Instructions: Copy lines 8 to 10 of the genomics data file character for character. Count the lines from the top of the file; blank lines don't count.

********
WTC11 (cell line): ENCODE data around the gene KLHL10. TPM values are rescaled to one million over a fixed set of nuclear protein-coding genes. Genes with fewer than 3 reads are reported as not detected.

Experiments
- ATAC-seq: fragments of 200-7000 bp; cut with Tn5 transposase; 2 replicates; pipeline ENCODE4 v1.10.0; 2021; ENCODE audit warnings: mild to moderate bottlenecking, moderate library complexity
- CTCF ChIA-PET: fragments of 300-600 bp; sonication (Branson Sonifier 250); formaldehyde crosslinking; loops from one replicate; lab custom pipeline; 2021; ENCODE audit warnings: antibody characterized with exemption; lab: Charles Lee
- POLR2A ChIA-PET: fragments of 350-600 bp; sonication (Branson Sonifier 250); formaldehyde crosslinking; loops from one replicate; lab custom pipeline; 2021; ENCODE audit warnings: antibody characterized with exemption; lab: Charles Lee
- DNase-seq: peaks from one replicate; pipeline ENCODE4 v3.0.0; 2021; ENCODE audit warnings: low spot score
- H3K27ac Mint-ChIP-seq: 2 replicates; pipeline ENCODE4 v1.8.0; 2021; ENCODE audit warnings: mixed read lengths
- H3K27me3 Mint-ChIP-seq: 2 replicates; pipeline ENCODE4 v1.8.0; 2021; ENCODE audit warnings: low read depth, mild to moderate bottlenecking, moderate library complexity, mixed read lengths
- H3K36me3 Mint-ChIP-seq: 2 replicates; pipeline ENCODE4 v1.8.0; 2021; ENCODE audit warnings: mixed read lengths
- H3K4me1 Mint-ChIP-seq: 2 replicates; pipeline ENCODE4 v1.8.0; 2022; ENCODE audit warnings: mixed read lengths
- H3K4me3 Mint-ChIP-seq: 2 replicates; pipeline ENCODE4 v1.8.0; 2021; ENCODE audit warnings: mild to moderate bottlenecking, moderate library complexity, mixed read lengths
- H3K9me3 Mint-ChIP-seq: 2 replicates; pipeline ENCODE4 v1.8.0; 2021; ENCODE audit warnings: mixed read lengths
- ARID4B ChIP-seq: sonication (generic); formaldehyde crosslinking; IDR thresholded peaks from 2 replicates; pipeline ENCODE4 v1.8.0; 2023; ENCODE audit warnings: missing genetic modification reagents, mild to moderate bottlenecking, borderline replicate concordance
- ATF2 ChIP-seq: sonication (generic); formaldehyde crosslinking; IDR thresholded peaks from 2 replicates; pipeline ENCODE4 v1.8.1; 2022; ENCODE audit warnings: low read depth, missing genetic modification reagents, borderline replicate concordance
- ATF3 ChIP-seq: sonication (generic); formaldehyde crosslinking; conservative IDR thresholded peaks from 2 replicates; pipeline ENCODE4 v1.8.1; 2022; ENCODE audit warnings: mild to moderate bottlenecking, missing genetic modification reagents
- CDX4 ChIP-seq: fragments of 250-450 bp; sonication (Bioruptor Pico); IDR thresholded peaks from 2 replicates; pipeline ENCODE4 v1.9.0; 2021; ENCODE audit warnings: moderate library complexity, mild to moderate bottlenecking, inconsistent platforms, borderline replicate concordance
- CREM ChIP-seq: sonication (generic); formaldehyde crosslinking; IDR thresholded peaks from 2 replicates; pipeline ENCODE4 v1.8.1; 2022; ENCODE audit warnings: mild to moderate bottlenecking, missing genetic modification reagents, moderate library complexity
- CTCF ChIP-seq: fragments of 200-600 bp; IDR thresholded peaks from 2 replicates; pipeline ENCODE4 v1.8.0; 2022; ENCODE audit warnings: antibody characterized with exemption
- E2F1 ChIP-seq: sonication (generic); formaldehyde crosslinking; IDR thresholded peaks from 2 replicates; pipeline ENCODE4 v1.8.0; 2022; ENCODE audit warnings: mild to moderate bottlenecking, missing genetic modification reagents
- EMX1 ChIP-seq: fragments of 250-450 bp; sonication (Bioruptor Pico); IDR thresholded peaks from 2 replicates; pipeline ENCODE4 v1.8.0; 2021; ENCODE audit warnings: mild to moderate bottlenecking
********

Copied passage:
- H3K27me3 Mint-ChIP-seq: 2 replicates; pipeline ENCODE4 v1.8.0; 2021; ENCODE audit warnings: low read depth, mild to moderate bottlenecking, moderate library complexity, mixed read lengths
- H3K36me3 Mint-ChIP-seq: 2 replicates; pipeline ENCODE4 v1.8.0; 2021; ENCODE audit warnings: mixed read lengths
- H3K4me1 Mint-ChIP-seq: 2 replicates; pipeline ENCODE4 v1.8.0; 2022; ENCODE audit warnings: mixed read lengths